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Jan Algermissen wrote:
> Michael Champion wrote:
>> On Apr 5, 2005 11:42 AM, Jan Algermissen
>> <email@example.com> wrote:
>> My point is to ask for evidence to support that assertion,
> scalability: you do not get caching possibilities with single-service+POST
Here's another scalability point:
By supporting GET I can more easily route users to different locations
based on, e.g. service level agreements or security credentials.
Take the earlier example of a POST to register a query, returning via
a 302, a location to GET the results.
For Jan, who has purchased fast access to my service I can return
URLs to myfastserver.example.com. Jan also gets a richer response with
For Mike, who is using the free service, I can use URLs on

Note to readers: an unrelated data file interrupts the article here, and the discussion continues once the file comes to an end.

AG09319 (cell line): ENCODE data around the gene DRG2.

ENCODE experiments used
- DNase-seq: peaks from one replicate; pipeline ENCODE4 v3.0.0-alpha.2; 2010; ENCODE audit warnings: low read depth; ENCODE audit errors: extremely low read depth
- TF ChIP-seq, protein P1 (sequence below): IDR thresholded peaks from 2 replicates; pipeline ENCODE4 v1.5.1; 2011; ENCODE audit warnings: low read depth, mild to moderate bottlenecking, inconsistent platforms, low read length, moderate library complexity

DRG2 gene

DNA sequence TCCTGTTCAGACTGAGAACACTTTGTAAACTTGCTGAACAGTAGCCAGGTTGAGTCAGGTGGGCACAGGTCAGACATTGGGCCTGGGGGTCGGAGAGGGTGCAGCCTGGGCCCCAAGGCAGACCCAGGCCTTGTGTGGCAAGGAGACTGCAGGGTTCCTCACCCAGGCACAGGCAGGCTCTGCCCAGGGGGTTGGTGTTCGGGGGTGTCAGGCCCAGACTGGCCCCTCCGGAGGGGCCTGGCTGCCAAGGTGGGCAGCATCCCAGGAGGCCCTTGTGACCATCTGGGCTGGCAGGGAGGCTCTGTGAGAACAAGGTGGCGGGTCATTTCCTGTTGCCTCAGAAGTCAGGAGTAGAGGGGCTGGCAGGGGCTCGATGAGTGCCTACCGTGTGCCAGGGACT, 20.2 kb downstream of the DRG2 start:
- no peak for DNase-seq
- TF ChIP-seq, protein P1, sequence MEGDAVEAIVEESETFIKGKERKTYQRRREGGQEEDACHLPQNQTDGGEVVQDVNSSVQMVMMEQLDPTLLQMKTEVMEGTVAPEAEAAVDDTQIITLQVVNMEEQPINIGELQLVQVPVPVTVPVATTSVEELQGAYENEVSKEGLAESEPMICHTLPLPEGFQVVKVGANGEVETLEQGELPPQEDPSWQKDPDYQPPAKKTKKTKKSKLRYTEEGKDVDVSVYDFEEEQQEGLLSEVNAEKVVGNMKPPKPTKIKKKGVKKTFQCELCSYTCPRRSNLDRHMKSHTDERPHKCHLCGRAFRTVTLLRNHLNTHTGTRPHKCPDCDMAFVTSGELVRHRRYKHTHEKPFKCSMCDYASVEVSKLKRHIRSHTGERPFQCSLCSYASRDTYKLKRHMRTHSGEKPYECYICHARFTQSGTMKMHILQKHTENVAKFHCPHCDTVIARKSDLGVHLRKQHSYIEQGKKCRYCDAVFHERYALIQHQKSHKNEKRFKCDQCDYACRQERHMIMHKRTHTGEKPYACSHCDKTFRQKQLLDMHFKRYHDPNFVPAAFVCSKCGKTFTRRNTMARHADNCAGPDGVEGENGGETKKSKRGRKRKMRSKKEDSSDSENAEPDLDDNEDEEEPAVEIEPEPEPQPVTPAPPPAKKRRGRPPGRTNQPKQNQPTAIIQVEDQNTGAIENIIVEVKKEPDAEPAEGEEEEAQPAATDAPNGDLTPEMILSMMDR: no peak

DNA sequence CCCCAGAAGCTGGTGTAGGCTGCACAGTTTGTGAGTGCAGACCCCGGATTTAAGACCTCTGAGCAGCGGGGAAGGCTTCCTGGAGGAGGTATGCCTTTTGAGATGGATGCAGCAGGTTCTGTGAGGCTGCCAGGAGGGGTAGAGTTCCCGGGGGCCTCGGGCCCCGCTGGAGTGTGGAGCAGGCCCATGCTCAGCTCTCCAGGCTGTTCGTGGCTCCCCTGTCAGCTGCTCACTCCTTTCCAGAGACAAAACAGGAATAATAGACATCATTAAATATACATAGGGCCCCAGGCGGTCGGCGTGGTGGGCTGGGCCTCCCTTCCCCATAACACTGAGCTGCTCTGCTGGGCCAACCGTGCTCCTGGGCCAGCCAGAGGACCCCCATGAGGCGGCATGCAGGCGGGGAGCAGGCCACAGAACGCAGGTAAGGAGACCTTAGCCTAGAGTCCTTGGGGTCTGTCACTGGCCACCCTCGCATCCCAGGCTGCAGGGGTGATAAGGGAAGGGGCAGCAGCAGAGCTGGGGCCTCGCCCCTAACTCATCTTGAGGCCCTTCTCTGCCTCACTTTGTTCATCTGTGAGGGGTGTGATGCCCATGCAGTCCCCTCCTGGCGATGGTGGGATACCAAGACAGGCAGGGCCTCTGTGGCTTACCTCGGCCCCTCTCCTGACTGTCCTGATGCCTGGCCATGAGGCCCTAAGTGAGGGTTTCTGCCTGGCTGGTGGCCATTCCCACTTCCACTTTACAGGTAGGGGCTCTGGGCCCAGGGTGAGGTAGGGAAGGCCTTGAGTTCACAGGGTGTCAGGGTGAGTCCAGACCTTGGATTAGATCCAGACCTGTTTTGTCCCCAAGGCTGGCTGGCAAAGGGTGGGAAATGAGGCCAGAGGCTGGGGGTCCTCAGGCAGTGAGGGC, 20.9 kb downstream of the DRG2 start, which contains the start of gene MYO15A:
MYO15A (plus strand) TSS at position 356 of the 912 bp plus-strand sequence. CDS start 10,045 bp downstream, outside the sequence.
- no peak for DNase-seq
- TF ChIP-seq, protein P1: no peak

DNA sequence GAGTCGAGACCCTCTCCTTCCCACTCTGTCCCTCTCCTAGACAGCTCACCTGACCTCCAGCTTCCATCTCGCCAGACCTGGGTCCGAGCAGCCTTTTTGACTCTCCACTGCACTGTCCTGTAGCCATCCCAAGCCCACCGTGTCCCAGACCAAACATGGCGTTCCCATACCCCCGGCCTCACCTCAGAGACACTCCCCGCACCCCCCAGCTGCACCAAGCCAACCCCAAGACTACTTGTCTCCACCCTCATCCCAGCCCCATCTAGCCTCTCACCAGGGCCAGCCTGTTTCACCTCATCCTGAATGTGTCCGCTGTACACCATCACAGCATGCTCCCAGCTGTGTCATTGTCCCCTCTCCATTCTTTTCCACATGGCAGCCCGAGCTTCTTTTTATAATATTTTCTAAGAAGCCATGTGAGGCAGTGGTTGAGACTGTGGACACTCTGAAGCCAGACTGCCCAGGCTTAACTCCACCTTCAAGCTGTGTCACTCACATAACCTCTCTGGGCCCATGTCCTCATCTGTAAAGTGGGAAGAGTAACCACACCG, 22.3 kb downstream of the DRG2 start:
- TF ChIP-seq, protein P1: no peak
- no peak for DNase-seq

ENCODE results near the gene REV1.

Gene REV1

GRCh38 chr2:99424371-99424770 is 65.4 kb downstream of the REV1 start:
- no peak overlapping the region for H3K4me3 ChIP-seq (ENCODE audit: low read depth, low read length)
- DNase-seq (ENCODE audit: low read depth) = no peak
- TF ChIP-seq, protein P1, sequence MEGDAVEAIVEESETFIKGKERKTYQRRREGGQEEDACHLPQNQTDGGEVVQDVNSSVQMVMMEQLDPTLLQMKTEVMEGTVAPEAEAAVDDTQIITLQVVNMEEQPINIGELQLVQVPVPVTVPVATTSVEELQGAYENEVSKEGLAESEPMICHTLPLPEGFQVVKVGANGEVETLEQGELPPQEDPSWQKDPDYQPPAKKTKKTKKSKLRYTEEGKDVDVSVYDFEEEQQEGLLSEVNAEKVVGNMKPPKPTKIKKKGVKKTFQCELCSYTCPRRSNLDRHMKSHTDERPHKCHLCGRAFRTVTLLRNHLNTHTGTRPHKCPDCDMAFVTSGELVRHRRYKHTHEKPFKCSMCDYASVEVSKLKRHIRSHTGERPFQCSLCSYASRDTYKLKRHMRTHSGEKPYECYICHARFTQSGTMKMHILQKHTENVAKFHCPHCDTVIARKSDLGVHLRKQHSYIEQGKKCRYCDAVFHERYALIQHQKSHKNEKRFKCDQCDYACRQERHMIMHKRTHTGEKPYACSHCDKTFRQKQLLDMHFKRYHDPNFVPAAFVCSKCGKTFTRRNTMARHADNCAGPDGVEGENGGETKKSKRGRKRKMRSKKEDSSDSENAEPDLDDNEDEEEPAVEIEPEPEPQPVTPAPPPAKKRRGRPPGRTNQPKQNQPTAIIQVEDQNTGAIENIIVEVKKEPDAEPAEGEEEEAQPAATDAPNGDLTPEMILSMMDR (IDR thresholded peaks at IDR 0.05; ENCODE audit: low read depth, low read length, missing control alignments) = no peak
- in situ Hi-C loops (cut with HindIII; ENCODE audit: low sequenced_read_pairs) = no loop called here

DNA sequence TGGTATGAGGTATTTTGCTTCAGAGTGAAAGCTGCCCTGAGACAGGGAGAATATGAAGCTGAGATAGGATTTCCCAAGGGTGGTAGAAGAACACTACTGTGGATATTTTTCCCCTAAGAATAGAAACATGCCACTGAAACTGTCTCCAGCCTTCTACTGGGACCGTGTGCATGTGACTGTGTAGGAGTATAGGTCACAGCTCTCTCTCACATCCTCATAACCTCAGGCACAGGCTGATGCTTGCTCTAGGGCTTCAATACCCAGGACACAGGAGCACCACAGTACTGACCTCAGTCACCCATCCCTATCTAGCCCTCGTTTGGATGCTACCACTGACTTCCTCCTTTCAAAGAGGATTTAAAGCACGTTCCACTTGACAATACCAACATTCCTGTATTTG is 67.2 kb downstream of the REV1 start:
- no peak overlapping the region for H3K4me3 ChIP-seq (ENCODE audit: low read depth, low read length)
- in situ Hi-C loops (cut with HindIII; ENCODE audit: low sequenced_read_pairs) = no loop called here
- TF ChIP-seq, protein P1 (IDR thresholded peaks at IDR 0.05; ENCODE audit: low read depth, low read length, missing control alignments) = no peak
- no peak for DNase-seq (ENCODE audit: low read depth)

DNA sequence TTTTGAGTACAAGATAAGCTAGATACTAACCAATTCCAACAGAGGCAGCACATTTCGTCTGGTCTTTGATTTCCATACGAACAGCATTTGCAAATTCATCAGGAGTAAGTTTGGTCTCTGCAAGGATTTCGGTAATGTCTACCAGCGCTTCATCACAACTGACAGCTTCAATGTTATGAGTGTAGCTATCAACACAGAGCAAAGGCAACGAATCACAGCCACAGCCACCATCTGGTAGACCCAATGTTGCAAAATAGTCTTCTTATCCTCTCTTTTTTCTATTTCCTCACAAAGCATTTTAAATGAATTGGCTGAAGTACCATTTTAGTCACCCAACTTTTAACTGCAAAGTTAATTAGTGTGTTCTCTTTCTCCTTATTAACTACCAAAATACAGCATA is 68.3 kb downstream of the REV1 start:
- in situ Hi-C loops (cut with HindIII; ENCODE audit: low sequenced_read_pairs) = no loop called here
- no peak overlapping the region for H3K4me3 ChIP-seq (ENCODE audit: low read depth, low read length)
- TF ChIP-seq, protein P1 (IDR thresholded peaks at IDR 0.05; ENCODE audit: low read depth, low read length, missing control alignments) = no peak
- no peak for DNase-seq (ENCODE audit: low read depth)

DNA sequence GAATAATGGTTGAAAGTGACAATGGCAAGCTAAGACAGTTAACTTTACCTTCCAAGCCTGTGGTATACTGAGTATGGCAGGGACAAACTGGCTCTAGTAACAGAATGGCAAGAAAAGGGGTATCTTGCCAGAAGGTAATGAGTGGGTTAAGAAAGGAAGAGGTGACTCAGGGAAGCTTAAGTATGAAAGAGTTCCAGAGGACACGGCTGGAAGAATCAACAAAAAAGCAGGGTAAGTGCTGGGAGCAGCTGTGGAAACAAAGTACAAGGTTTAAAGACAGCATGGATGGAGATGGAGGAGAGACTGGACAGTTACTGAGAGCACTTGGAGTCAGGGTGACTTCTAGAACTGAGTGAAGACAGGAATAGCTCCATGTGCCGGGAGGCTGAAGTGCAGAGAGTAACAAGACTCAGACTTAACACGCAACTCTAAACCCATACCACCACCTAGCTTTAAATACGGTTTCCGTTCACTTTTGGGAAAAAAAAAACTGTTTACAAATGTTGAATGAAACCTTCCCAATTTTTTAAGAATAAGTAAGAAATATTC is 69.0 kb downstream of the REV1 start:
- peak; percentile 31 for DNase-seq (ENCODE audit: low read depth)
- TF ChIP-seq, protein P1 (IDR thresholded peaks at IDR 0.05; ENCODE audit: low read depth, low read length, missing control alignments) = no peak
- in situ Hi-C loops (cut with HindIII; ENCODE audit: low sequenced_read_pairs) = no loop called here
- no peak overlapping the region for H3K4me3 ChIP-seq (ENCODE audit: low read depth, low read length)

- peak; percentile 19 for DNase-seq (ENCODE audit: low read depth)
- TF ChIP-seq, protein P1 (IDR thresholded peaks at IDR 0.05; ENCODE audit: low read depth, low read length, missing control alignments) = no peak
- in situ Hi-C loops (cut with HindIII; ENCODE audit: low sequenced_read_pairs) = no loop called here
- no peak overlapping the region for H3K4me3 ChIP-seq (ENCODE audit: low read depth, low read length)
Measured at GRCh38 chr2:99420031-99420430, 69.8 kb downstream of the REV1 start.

slowserver.example.com. Mike gets a restricted view of the data.
Neither Mike or Jan has to code explicitly to account for this. Their
applications follow the redirect and subsequent links from that location.
I can decide to add such a system at a later date by deploying a
proxy server in front of my application that performs appropriate
rewrites to myfastserver or slowserver as appropriate.
Easy for me and for them.
There are no doubt ways to achieve this using SOAP+WSDL, but with
the above approach I can deploy some simple Apache scripts and I
like that simplicity.